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Christoph Awender wrote:Hello Guy,
Unfortunately the part of my site John refers to is not yet online again so I answer your question this way.
1 and 2: Can surely be answered by someone else... I would have to look it up and I am in a bit of a hurry.
3) You have basically four types of medical personnel relevant to this question.
a) Hilfskrankenträger= auxiliary stretcher bearers - were normal members of a company with a little bit advanced first aid training. In case a combat situation made it necessary they "dropped" their weapon, got a armband (either "Hilfskrankenträger" or a red cross armband), a basic first aid pouch and mainly recovered wounded comrades from the field plus providing basic aid (bandages etc...).
There were usually 8 such men preselected for this.
b) Krankenträger - Stretcher bearers - were constantly with the company, constantly marked with a red cross armband, had two medic pouches and a pistol. There were usually four in an 1941 infantry company. They were better trained in first aid. These Krankenträger had the same colour of arms on their uniform as the company type.
c) Sanitätsunteroffizier - medical NCO - There was one in each company size formation. He was responsible for the professional medical treatment and organisation in the company during garrison and in the field. He was specially trained in a medical school (training about 6 months) + special courses. They always were marked with a red cross armband and a caduceus emblem on the left respectively right lower arm (army or Air force) and showed the cornflower blue colour of arms of the medical branch.
If necessary the medical NCO´s of the companies gathered and built the Truppenverbandplatz of the battalion.
d) Sanitätsoffiziere - medical officers - were doctors. The first level they were seen is the battalion doctor in the battalion headquarter. This was usually a young doctor who provided first professional life supprt at the troop bandaging station of the battlion. Of course in mobile situations etc.. directly at the patient in the field.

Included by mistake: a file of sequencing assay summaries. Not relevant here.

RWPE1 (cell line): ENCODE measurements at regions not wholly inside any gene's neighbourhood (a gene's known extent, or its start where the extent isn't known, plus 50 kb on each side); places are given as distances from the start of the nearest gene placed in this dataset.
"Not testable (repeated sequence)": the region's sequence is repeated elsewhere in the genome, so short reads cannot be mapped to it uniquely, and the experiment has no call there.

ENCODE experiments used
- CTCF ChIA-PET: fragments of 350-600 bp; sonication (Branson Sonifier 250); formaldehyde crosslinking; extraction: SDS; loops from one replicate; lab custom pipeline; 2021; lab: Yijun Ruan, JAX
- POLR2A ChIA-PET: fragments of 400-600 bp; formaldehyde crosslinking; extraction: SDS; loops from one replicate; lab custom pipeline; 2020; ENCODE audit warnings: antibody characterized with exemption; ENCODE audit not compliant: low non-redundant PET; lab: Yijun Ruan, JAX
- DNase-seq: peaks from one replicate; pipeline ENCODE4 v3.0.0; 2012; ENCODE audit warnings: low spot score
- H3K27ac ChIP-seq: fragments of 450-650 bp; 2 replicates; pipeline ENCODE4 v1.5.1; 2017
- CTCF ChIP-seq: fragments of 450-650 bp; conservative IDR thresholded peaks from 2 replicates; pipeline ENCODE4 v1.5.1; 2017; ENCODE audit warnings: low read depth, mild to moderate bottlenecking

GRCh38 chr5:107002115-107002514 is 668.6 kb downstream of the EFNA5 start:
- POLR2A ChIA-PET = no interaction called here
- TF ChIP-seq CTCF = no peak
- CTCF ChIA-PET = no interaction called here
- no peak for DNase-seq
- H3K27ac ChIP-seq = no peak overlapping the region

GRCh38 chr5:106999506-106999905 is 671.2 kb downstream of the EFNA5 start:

I think this answers 3 and 4.
5) Everyone!.... this could be the ambulances of the Krankenkraftwagenzüge or the headquarter formations as well as the comrades on horse drawn or manpower drawn coaches. In times of war everything was necessary.
6) Krankenträger had....
1 anatomical tweezers, 1 clinical thermoneter, 1 wood-spatula, 1 nail-cleaner, 1 scissor 14cm - 16cm long, 3 band aids 5m x7cm , 6 band aid packs, 1 ligature-bind, 1 leather case with 20 safety-pins, 1 piece waterproof band aid 50 x 45cm
1 paper-box with 2 iodine bottles 4ccm Tinctura Jodi, 1 artificial resine soapbox with 50g soap, 1 paperbox with 1 roll Collemplastrum Zinci 5m x 2,5cm, 5 band aid packs 8cm x 9,5cm in paper, 1 grey aluminium box with 1 one tube 10ccm Unguentum saliicylici 2%ig, 2 tubes 10ccm Unguentum Formaldehydi 8%ig, 1 tube 10ccm alcalic eye-ointment. 5 aluminium tablet-tubes with 20 tablets Acidum acetylosalicylicum 0,5g, 20 tablets Opium 0,03g, 15 tablets Rhizoma Rei 0.5g, 20 tablets Cardiazol 0,1g, 10 tablets Natrium bicarbonic 1,0g.
Weight: 1,6kg, dimensions: 17x8x10,5cm, Packordnung: H.Dv.208/4
7) As said above.. in each frontline formation there was medical personnel .
YES they were more or less often forced to defend themselves.
9) Well, there is no answer to this question. You have to specify it. That depends on when he was captured (some were exchanged during war), who catched them, who the soldier was, what he did, where he was taken to etc.. etc...
From the USSR the first returned on 22.JUly 1946 and the last 1955 or 56.